6). The meaning of these gestures was determined on the basis of their
form. Inter-rater reliability was sufficiently high (87-100%). Gestures
were elicited from the young subjects by an experimenter in interactive
play sessions.

The gestures the children created and used are clearly organized as parts
of a language system. This language system displays all signs of a
natural language. It includes a lexicon in which words - nouns and verbs
- are stored as stable lexical entries relating form and meaning in a
systematic way, a morphological component which creates paradigmatic
contrasts of e.g., handshapes and movements, predicate frames specifying
"who does what to whom", and, finally, a syntactic component with
recursive capacities, serving all the functions natural language is used
for: making requests and comments in the here-and-now, referring to
non-present objects and events, making generic statements, telling
stories, talking to one-self and, last, serving meta-linguistic purposes.

Some forms and meanings seem to be more easily accessible in language
acquisition than others. The most compelling of those are "ergative"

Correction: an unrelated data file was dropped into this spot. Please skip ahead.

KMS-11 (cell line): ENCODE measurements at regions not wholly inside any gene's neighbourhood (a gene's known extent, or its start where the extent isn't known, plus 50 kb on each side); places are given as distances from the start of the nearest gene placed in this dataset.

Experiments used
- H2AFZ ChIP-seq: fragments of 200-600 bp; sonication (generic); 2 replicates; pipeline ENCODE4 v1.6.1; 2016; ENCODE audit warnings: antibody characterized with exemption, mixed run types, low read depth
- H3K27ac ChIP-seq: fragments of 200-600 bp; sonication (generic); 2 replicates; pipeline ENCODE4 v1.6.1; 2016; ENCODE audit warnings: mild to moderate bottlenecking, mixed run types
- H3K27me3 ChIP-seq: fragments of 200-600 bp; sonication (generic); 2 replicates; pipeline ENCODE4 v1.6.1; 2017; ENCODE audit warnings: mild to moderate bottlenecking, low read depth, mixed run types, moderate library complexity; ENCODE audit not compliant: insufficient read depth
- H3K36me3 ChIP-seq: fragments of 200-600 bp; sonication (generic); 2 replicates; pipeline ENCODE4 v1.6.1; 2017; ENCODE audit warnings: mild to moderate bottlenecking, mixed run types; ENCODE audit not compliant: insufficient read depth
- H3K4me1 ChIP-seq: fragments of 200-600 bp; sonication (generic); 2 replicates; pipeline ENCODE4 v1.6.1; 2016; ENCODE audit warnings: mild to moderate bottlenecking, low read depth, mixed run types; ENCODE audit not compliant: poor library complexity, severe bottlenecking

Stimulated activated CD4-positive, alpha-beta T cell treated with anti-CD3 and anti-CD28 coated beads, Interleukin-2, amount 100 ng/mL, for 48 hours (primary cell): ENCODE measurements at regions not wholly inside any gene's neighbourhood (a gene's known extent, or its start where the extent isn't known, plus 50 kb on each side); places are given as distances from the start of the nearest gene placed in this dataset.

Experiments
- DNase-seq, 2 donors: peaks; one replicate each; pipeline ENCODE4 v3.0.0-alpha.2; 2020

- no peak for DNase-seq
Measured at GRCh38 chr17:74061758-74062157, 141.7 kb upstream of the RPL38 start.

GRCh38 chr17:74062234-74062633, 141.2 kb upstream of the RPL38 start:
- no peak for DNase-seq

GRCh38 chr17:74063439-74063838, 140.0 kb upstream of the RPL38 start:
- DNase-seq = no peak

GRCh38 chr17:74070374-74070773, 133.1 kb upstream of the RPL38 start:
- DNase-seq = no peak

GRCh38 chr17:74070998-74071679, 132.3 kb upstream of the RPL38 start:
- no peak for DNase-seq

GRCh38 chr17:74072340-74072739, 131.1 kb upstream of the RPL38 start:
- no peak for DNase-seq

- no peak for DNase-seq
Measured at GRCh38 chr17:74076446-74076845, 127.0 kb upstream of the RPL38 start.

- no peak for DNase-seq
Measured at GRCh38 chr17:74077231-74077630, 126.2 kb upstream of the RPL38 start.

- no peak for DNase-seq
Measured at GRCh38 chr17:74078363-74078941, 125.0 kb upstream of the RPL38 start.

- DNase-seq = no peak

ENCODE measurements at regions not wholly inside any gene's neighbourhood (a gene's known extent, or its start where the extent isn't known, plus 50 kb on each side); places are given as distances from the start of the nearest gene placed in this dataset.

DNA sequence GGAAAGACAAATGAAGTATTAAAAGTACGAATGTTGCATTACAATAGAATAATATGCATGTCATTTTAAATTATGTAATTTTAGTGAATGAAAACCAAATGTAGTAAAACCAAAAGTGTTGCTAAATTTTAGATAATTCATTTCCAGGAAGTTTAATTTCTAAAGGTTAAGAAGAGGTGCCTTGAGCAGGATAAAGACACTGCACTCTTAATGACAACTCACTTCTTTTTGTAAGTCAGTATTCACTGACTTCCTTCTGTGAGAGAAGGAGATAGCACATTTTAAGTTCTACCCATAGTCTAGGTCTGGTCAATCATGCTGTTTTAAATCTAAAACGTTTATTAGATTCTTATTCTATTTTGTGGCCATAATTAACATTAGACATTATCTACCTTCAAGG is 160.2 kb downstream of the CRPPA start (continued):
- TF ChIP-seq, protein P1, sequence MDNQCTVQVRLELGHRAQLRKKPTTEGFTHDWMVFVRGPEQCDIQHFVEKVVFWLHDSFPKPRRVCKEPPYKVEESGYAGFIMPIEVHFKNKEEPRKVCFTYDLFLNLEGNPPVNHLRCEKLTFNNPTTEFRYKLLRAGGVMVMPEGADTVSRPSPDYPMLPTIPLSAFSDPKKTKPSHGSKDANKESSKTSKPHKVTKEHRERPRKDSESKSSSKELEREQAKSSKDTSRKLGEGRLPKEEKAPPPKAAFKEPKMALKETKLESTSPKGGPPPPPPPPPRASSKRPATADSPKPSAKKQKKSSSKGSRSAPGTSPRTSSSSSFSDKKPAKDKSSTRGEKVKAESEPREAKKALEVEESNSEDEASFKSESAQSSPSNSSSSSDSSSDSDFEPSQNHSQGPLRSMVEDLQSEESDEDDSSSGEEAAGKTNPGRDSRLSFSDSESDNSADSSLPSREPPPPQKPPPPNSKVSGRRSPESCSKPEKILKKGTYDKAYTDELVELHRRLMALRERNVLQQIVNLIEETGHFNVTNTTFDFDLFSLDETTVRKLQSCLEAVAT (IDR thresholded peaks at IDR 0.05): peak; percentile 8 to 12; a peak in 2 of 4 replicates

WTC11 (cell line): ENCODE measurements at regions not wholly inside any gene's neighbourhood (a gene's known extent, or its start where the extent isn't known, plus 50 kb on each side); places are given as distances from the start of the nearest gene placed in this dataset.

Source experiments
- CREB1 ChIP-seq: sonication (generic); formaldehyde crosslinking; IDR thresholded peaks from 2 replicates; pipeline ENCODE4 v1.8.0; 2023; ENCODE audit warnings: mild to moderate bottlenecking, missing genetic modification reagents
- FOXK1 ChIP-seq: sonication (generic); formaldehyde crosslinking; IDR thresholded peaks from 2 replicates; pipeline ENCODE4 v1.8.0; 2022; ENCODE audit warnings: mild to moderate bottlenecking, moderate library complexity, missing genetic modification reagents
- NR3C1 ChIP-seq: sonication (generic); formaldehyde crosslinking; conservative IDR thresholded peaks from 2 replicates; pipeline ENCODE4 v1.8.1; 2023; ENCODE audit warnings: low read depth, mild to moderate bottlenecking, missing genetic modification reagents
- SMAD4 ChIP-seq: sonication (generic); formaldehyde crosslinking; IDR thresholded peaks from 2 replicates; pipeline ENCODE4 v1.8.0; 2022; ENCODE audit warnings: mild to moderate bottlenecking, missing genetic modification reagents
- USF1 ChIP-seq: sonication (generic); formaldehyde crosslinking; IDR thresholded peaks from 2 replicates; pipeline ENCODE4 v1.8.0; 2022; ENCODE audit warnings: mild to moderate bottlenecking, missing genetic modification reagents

constructions, a recurring theme throughout the book (see also
Goldin-Meadow 2003a). The deaf children focus primarily on patients and
on the result of actions as they are evidenced by the equally high
production probabilities of intransitive actors and transitive patients
in the deaf children's data as opposed to the low production probability
of subjects of transitive verbs. Underlying this pattern is "a tendency
to see objects as affected by action rather than as effectors of action."
(p 106) As in ergative languages, where intransitive actors and
transitive patients are marked alike morphologically, the deaf children
group them together by means of the same probability of occurrence.
Furthermore, they are also treated on a par with respect to word order:
both transitive patients and intransitive actors precede the acts, as in
"snack EAT" and "Susan MOVE-OVER". Transitive actors, if they appear at
all, occur post-verbally. From these results one can deduce that the
spontaneously emerging word order for the majority of the deaf children